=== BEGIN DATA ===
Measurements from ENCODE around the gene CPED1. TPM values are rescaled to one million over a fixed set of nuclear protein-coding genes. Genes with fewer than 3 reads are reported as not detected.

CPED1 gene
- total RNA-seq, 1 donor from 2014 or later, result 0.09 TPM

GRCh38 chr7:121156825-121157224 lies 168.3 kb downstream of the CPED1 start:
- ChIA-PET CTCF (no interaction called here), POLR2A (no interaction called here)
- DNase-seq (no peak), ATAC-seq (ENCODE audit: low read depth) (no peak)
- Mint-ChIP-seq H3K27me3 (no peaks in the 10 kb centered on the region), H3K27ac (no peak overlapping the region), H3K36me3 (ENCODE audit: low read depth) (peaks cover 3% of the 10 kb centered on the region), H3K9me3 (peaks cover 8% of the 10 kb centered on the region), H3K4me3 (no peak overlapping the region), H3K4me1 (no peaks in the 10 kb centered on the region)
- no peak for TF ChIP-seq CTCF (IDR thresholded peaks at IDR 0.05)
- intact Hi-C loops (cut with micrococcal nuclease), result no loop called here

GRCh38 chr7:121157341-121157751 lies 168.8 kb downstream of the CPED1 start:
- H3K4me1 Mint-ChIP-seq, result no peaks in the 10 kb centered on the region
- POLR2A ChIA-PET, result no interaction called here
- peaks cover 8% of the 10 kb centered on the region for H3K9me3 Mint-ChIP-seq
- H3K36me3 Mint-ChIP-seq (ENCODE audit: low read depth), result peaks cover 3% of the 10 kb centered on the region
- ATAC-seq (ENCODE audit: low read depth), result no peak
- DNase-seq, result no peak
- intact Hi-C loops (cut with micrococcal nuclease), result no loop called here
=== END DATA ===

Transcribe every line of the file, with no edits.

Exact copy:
Measurements from ENCODE around the gene CPED1. TPM values are rescaled to one million over a fixed set of nuclear protein-coding genes. Genes with fewer than 3 reads are reported as not detected.

CPED1 gene
- total RNA-seq, 1 donor from 2014 or later, result 0.09 TPM

GRCh38 chr7:121156825-121157224 lies 168.3 kb downstream of the CPED1 start:
- ChIA-PET CTCF (no interaction called here), POLR2A (no interaction called here)
- DNase-seq (no peak), ATAC-seq (ENCODE audit: low read depth) (no peak)
- Mint-ChIP-seq H3K27me3 (no peaks in the 10 kb centered on the region), H3K27ac (no peak overlapping the region), H3K36me3 (ENCODE audit: low read depth) (peaks cover 3% of the 10 kb centered on the region), H3K9me3 (peaks cover 8% of the 10 kb centered on the region), H3K4me3 (no peak overlapping the region), H3K4me1 (no peaks in the 10 kb centered on the region)
- no peak for TF ChIP-seq CTCF (IDR thresholded peaks at IDR 0.05)
- intact Hi-C loops (cut with micrococcal nuclease), result no loop called here

GRCh38 chr7:121157341-121157751 lies 168.8 kb downstream of the CPED1 start:
- H3K4me1 Mint-ChIP-seq, result no peaks in the 10 kb centered on the region
- POLR2A ChIA-PET, result no interaction called here
- peaks cover 8% of the 10 kb centered on the region for H3K9me3 Mint-ChIP-seq
- H3K36me3 Mint-ChIP-seq (ENCODE audit: low read depth), result peaks cover 3% of the 10 kb centered on the region
- ATAC-seq (ENCODE audit: low read depth), result no peak
- DNase-seq, result no peak
- intact Hi-C loops (cut with micrococcal nuclease), result no loop called here